Assuming the UFC were to learn from their mistakes and do things right promotionally with 105-pounds, it makes one wonder if the lack of interest would be there like it was for men’s flyweight.
When looking at things statistically as well, the lighter the weight class, the lower the finishing rate. Which when pointed out is bothersome. And it’s also the case for strawweight and men’s flyweight in the UFC.
With that in mind, it does make it hard to imagine and probably the biggest, if not the only reason why the UFC wouldn’t bring in the atomweight division especially at any point soon. But again, there are some mistakes to be learned from.
In conclusion, right now is definitely the best time for the UFC to jump on the atomweight train otherwise Asia will continue to be superior to them in that department. Which wouldn’t be a crazy battle to see them wave the white flag at but also a questionable one since they have just recently opened a new Performance Institute in China.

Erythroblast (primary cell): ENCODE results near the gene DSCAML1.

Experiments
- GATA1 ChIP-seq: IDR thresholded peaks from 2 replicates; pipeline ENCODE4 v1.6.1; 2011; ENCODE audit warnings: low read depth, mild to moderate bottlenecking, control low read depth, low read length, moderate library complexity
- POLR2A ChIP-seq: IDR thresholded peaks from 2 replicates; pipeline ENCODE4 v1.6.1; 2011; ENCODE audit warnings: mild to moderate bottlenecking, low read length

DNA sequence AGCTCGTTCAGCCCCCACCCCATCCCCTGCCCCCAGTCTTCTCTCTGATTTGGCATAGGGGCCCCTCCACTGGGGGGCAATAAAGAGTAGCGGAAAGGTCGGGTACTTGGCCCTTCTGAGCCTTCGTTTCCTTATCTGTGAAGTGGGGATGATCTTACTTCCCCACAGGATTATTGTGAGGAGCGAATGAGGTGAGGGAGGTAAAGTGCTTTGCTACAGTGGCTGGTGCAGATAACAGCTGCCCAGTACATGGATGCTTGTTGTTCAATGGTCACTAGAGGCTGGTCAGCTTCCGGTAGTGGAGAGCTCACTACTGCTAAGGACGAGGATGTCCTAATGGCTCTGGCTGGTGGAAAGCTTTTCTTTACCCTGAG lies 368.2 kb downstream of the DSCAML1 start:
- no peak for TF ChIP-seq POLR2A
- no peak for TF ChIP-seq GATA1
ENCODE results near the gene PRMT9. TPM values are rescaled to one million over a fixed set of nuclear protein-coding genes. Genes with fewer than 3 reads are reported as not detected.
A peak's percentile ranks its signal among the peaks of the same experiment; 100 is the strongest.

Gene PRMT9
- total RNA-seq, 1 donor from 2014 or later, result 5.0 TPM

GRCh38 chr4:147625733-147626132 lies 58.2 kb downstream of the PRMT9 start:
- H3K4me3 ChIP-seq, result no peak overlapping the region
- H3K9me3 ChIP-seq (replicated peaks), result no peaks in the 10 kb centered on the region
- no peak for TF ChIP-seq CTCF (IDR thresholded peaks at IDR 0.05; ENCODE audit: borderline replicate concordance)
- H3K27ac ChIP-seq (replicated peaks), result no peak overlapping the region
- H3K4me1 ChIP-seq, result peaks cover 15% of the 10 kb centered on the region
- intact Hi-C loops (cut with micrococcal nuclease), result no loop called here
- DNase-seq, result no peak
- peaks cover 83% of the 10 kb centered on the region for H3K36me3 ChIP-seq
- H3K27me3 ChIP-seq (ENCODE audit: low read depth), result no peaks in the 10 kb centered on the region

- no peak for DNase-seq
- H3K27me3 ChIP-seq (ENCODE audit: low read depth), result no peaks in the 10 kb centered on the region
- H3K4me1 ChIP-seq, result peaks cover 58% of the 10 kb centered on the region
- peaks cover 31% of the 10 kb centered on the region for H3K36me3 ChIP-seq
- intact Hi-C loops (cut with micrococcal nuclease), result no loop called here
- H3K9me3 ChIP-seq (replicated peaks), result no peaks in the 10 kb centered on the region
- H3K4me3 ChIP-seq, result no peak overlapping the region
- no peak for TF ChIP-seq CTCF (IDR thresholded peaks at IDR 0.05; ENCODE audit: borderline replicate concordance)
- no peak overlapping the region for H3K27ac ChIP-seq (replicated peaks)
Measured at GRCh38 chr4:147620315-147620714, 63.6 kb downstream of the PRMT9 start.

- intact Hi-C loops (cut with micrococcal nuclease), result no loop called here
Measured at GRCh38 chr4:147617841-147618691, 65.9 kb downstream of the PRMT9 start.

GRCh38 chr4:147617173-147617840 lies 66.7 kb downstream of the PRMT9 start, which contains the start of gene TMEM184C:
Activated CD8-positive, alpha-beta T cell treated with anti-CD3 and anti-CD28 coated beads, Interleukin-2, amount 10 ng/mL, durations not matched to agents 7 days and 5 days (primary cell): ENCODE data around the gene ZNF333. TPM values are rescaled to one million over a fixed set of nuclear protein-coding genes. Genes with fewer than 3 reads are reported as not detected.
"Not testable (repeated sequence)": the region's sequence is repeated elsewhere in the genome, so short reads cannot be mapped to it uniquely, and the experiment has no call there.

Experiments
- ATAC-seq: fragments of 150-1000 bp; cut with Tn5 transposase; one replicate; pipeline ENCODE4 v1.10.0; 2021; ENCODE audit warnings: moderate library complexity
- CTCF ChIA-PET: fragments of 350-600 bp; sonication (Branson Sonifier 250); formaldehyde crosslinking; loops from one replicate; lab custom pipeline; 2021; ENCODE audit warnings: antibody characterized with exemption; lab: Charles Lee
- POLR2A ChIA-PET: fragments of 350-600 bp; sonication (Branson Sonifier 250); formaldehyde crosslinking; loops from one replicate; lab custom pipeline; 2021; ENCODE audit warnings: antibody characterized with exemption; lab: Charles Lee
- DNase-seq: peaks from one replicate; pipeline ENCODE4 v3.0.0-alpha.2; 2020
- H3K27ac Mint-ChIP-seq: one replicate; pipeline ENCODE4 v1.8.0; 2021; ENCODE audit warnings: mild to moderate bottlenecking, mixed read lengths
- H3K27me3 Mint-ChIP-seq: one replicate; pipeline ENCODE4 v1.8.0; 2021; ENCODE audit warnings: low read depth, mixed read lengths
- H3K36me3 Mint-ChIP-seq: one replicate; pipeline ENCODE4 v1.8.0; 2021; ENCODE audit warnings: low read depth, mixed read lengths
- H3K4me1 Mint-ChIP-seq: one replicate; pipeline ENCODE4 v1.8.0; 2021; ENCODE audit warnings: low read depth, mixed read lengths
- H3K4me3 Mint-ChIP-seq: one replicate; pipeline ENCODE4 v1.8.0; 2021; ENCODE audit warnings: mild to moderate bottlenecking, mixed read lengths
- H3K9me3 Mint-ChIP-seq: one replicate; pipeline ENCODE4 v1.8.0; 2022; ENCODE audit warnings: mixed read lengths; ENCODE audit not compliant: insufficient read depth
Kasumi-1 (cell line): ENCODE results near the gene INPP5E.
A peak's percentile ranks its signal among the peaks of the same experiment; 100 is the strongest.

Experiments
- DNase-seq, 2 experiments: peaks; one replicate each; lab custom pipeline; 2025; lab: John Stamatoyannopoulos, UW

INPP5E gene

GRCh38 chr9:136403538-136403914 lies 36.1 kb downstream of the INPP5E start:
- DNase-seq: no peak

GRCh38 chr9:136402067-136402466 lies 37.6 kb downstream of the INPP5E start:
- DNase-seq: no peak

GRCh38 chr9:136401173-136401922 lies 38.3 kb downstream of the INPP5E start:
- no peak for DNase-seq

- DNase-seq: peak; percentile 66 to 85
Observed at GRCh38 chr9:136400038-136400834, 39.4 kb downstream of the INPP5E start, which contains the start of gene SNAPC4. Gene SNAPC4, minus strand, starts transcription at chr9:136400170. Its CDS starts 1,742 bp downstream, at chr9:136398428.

None the less, gambling on the size issue may be too big of a risk for the UFC to take their chance on and looking at their history accompanied by stubbornness, learning from the past mistakes is a longshot.
Even though it should be, 2019 probably isn’t the year for the atomweights to come to the UFC. But if we have learned anything in the past, especially in MMA, when there’s smoke there’s fire.
Check out the previous articles in the Under the MMA Microscope series here:
- What warrants an immediate rematch?
- Is the UFC hyping the wrong fighters?
- How big of a deal is card fight placement?
- Is equality in the UFC a myth?
- Which fighters left the UFC on their terms and why?
- Is the UFC ridding of flyweight at the wrong time?
This article first appeared on BJPenn.com on 12/25/2018